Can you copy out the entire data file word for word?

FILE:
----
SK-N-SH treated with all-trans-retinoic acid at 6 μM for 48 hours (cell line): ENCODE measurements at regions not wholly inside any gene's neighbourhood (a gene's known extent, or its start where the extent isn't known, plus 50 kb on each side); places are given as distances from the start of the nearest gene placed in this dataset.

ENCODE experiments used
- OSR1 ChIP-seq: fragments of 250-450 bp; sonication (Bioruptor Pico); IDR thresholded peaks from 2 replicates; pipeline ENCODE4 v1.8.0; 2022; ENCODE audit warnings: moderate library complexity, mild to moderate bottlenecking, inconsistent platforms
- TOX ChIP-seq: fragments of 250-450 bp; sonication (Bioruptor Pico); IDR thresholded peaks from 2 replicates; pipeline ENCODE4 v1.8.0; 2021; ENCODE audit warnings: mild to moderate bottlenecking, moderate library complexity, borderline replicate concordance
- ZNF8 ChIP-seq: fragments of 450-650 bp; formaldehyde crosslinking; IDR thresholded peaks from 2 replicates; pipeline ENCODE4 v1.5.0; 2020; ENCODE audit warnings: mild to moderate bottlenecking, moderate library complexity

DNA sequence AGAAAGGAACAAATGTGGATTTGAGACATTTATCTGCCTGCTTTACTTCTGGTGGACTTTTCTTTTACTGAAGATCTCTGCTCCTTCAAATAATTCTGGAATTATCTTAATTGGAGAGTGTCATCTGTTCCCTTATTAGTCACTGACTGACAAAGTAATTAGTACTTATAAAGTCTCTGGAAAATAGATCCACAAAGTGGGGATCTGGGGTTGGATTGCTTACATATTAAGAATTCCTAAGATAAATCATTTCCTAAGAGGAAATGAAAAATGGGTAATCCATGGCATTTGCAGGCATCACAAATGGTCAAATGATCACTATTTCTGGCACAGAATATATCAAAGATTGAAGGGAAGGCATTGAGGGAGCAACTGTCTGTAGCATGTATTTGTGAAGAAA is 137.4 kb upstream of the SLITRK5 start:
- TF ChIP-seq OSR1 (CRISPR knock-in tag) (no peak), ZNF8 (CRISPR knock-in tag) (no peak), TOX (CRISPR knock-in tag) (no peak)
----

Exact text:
SK-N-SH treated with all-trans-retinoic acid at 6 μM for 48 hours (cell line): ENCODE measurements at regions not wholly inside any gene's neighbourhood (a gene's known extent, or its start where the extent isn't known, plus 50 kb on each side); places are given as distances from the start of the nearest gene placed in this dataset.

ENCODE experiments used
- OSR1 ChIP-seq: fragments of 250-450 bp; sonication (Bioruptor Pico); IDR thresholded peaks from 2 replicates; pipeline ENCODE4 v1.8.0; 2022; ENCODE audit warnings: moderate library complexity, mild to moderate bottlenecking, inconsistent platforms
- TOX ChIP-seq: fragments of 250-450 bp; sonication (Bioruptor Pico); IDR thresholded peaks from 2 replicates; pipeline ENCODE4 v1.8.0; 2021; ENCODE audit warnings: mild to moderate bottlenecking, moderate library complexity, borderline replicate concordance
- ZNF8 ChIP-seq: fragments of 450-650 bp; formaldehyde crosslinking; IDR thresholded peaks from 2 replicates; pipeline ENCODE4 v1.5.0; 2020; ENCODE audit warnings: mild to moderate bottlenecking, moderate library complexity

DNA sequence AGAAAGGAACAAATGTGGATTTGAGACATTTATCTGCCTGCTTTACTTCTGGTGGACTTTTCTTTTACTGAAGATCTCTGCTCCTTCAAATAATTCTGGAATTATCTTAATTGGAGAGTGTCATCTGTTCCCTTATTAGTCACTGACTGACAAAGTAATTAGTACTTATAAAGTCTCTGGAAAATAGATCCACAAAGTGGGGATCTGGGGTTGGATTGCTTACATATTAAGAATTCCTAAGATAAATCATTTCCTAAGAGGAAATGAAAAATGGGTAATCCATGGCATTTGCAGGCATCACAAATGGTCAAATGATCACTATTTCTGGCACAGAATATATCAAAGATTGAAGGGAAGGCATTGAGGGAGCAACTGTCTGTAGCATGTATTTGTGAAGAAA is 137.4 kb upstream of the SLITRK5 start:
- TF ChIP-seq OSR1 (CRISPR knock-in tag) (no peak), ZNF8 (CRISPR knock-in tag) (no peak), TOX (CRISPR knock-in tag) (no peak)